International Students: A Conceptual Framework for Dealing with Unintentional Plagiarism

International Students: A Conceptual Framework for Dealing with Unintentional Plagiarism

Ursula McGowan (The University of Adelaide, Australia)
Copyright: © 2008 |Pages: 16
DOI: 10.4018/978-1-59904-801-7.ch007
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Abstract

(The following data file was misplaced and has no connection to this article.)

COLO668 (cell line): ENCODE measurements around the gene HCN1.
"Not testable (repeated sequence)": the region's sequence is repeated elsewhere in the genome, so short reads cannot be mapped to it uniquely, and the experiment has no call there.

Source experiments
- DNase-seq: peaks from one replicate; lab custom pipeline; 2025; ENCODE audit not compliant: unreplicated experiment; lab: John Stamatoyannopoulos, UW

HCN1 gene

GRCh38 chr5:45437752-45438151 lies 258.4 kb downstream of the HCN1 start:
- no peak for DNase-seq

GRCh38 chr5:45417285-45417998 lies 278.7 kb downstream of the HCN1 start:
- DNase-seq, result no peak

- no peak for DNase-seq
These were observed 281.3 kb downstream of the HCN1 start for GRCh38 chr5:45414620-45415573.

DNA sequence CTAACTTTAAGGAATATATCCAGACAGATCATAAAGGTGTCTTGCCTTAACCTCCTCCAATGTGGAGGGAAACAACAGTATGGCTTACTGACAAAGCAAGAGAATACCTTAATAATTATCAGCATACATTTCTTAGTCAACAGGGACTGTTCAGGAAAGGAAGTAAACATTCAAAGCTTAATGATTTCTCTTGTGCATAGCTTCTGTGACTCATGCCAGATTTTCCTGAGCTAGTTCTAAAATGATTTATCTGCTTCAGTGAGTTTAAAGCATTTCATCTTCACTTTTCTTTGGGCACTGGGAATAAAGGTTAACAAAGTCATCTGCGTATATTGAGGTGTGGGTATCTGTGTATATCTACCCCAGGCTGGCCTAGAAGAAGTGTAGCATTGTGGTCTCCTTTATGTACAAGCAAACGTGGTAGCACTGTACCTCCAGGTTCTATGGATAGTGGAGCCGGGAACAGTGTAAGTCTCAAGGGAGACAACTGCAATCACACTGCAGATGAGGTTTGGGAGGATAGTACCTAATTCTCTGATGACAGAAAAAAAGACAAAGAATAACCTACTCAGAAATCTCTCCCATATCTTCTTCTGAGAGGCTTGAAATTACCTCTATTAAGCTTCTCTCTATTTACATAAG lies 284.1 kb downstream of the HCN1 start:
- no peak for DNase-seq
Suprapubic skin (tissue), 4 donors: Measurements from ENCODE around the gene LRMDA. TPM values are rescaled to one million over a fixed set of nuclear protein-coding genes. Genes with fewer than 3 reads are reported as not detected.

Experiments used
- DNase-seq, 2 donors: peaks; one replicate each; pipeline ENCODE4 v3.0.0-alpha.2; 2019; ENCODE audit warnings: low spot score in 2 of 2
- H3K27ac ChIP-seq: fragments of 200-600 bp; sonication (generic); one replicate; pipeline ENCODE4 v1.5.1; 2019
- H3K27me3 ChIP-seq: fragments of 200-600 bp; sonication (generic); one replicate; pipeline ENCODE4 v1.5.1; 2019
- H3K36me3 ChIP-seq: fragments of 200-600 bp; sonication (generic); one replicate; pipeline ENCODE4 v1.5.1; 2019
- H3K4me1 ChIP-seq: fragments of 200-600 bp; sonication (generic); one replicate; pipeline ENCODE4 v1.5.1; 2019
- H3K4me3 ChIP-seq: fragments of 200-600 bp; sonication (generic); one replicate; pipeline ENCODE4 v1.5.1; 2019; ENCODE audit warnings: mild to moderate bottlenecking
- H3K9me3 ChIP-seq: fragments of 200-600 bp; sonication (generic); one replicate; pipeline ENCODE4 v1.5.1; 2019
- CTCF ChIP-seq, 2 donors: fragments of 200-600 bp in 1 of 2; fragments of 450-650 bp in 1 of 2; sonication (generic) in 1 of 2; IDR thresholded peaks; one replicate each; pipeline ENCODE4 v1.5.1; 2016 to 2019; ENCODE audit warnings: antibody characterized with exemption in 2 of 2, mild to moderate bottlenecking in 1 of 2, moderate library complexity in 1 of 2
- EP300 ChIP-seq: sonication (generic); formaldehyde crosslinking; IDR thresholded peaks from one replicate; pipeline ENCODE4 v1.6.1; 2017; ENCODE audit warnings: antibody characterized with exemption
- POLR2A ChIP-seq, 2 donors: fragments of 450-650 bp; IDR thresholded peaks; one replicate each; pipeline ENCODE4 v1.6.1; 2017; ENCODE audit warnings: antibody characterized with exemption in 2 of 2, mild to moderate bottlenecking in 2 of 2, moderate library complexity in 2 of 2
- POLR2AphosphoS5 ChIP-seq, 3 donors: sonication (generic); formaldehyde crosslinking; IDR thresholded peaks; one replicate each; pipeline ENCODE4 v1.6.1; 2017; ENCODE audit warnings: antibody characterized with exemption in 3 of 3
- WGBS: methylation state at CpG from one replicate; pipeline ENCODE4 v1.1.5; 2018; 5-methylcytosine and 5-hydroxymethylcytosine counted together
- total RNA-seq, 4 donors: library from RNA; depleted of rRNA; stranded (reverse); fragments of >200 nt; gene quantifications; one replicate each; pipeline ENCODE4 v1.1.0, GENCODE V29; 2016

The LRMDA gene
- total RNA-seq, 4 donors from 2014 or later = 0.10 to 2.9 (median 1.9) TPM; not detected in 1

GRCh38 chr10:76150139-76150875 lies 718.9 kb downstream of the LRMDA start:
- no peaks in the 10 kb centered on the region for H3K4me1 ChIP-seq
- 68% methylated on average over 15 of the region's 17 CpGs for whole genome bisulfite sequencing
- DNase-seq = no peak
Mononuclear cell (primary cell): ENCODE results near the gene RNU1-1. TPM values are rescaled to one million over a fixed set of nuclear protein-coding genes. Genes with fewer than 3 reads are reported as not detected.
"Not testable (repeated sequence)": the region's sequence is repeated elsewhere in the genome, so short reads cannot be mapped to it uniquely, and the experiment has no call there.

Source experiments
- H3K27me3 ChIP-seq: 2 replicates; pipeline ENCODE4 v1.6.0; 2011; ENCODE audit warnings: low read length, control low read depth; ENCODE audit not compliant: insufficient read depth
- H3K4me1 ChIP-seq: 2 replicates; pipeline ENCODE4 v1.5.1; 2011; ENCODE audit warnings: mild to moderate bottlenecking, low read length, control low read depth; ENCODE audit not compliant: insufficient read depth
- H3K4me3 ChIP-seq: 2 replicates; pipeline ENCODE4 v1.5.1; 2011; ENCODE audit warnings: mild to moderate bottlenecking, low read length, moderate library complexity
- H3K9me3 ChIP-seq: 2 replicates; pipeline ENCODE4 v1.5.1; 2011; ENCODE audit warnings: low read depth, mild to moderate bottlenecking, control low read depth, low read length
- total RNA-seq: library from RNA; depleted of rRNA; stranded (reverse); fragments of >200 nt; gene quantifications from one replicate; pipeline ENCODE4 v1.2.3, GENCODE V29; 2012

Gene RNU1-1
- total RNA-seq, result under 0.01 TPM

This chapter addresses the incidence of unintentional plagiarism among international students whose native language is not English. Terminology widely used in plagiarism policies and in the literature indicates an overriding view of plagiarism as an offence. I have developed a conceptual framework to present an alternative position. The framework provides a matrix for tracing the progress of an international student’s induction into the culture and language of academic research. Based on insights from this framework, undergraduate students would be regarded as apprentice researchers who require guidance in developing skills and language for scholarly writing. During the early phases of their apprenticeship, students would be shown the use of genre analysis for ‘harvesting’ genre-specific language. Feedback on instances of inadvertent plagiarism would be non-judgmental, constructive and formative. I suggest that this approach should be adopted in the core curriculum so that all students can benefit from an academic apprenticeship and so avoid unintentional plagiarism.

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